No idea, as I said, thats it's supposed purpose. Just another money shuffle meant for the money people to make more money as far as I can see. Every long Tesla investor has spent years watching billionaires and their funds perpetrating massive amounts of what Tesla folks call FUD soley in the name of taking the company down for fun and profit. I mean, if the arguments had merit, it might mean something, but pumping every death/fire into a national case, funding frivolous lawsuits, twisting every fact to mean the companies dying. None of it honest, all with one purpose. To make money over the corpse of the company.
 

stgislander

Well-Known Member
PREMO Member
The Biden Administration needs to find a position for this person.

!
 

GURPS

INGSOC
PREMO Member
CNN SLAMMED For Lying About WallStreetBets GameStop Rebellion, The SLV Short Squeeze Is FAKE NEWS




 

GURPS

INGSOC
PREMO Member
From GamerGate to the Stock Market Revolt: How the Elite Fall Before the Unlikely

Somewhere right now, a 20-something-year-old guy is setting down his controller in between rounds of Call of Duty to pick up his phone and opening up an app to check on how his GameStop stock is doing. It’s his day off from his job and he’s spending it gaming, binging Netflix, and stuffing his face with junk food.

He, like many people around his age group, is a pretty standard sight in today’s society with a clear exception. This average guy is a hero, and he’s bringing down some of the most powerful and corrupt people in our society right there from his couch, in between Warzone matches.

He’s taking part in a revolt against the elite of our society who have been controlling the stock market and robbing untold Americans of their hard-earned cash. A stock may begin to go up and so these elites who have bet against the stock will have their media cronies announce that the stock is about to crash, causing a mass sell-off of the stock resulting in it plummeting.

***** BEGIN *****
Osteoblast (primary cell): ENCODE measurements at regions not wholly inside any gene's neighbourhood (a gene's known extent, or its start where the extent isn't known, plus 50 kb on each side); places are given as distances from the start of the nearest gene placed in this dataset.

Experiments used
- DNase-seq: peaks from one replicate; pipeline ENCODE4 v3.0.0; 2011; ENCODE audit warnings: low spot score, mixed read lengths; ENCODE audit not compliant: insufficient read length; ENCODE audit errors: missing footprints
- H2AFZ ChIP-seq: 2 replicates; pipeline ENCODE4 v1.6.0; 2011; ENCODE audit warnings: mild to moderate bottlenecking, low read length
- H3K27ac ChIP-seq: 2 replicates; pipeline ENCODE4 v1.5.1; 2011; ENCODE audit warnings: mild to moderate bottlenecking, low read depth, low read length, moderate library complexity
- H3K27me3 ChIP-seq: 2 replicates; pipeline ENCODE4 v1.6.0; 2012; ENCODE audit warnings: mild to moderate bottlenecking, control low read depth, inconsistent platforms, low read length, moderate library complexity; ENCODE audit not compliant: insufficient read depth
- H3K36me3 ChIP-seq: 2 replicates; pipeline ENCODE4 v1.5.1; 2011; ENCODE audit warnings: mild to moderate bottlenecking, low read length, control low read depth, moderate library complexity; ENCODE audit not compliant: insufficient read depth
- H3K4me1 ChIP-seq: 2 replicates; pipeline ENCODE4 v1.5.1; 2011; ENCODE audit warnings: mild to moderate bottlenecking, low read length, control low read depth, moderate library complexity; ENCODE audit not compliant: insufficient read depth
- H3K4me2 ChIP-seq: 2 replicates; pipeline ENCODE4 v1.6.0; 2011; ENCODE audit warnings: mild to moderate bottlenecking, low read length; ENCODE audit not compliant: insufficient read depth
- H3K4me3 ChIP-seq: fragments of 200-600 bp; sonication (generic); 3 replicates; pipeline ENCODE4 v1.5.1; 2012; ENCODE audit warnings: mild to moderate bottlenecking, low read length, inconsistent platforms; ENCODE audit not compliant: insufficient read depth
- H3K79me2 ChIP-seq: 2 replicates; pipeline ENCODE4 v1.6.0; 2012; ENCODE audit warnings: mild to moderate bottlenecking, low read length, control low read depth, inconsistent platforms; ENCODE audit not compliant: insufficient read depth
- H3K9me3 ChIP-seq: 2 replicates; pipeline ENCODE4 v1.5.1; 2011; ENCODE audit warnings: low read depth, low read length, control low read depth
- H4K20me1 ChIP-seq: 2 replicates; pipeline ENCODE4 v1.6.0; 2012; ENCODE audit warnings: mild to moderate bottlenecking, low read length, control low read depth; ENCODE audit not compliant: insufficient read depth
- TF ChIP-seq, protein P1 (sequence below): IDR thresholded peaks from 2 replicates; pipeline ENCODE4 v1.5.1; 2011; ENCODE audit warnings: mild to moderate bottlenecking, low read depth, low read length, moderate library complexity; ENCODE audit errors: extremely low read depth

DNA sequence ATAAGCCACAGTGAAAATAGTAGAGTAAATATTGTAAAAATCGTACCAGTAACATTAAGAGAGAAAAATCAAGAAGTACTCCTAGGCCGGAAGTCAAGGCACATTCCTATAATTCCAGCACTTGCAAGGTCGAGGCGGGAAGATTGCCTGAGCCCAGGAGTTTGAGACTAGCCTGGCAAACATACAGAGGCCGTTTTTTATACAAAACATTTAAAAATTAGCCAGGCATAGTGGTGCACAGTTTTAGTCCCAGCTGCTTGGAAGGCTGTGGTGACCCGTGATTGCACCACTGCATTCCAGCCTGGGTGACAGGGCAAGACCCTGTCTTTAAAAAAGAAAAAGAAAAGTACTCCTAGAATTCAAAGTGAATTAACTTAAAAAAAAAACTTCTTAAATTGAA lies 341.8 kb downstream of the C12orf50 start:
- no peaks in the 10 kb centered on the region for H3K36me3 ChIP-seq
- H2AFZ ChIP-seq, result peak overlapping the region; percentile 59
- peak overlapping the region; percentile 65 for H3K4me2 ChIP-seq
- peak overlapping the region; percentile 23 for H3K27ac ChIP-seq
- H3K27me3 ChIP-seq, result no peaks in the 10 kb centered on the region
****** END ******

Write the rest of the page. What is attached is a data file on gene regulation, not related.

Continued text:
It’s a way to get rich and stay rich, and with that wealth, they can pay off whoever they need to in other sectors of our society in order to keep the good times rolling.
 
This is a squeeze, not a pump and dump. The reason it dropped so much today is because the idiot hedge funds doubled down and went from a 140% float to a freakin 250% float. They were rapid firing trades to each other back and forth to make it seem like a ton of people were selling, which caused the price to drop.

Tmw/Monday is when this gets real. Like, really real
It was both a short squeeze and a pump and dump. The power that the short squeeze would bring to bear in a stock that was so heavily shorted is likely why GameStop was targeted by whoever decided to run this play. It wouldn't require a ton of capital being motivated to action in order to manipulate the share price enough to set off a massive short squeeze and position those driving it to make a lot of money. All they needed was an appealing narrative and social media to marshal some useful fools and... voila... a modern day pump and dump. One of the questions now is, was an institutional investor behind this or was it a clever, comparably smaller, retail investor? Also, will they get away with it?